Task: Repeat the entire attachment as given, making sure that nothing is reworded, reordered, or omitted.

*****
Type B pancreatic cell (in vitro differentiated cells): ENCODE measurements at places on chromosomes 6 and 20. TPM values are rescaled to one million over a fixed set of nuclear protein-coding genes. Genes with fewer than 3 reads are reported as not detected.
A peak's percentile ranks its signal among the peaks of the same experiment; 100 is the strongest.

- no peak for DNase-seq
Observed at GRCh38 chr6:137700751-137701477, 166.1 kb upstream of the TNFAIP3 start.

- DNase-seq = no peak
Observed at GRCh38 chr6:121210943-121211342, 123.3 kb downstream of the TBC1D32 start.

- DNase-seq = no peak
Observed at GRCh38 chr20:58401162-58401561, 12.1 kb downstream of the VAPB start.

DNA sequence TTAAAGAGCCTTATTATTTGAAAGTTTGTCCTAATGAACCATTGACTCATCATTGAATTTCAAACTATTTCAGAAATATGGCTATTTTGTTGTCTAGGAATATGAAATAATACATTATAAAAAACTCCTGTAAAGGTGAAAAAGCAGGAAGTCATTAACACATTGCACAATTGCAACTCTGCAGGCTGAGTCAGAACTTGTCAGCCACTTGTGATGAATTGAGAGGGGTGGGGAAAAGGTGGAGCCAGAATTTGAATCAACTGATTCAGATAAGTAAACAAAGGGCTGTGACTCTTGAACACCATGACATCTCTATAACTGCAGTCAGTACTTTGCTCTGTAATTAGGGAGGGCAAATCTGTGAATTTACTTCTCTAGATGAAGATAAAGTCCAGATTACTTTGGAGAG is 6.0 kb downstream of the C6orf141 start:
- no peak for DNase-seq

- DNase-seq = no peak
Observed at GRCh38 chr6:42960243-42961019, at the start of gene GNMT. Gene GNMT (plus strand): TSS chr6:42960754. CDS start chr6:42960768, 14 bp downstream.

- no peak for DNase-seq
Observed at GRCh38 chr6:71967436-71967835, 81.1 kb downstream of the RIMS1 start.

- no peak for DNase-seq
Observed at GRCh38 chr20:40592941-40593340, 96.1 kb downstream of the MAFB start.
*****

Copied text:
Type B pancreatic cell (in vitro differentiated cells): ENCODE measurements at places on chromosomes 6 and 20. TPM values are rescaled to one million over a fixed set of nuclear protein-coding genes. Genes with fewer than 3 reads are reported as not detected.
A peak's percentile ranks its signal among the peaks of the same experiment; 100 is the strongest.

- no peak for DNase-seq
Observed at GRCh38 chr6:137700751-137701477, 166.1 kb upstream of the TNFAIP3 start.

- DNase-seq = no peak
Observed at GRCh38 chr6:121210943-121211342, 123.3 kb downstream of the TBC1D32 start.

- DNase-seq = no peak
Observed at GRCh38 chr20:58401162-58401561, 12.1 kb downstream of the VAPB start.

DNA sequence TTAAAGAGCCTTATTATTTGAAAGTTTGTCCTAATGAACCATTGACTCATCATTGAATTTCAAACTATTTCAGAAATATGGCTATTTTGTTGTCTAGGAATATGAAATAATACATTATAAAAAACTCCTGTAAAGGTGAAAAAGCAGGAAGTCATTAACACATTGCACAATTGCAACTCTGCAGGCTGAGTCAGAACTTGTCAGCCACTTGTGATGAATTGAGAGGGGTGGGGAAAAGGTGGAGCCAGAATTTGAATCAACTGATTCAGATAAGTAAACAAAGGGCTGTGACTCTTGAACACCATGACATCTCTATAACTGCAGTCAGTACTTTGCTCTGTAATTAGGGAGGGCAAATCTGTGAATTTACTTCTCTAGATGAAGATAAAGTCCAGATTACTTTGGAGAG is 6.0 kb downstream of the C6orf141 start:
- no peak for DNase-seq

- DNase-seq = no peak
Observed at GRCh38 chr6:42960243-42961019, at the start of gene GNMT. Gene GNMT (plus strand): TSS chr6:42960754. CDS start chr6:42960768, 14 bp downstream.

- no peak for DNase-seq
Observed at GRCh38 chr6:71967436-71967835, 81.1 kb downstream of the RIMS1 start.

- no peak for DNase-seq
Observed at GRCh38 chr20:40592941-40593340, 96.1 kb downstream of the MAFB start.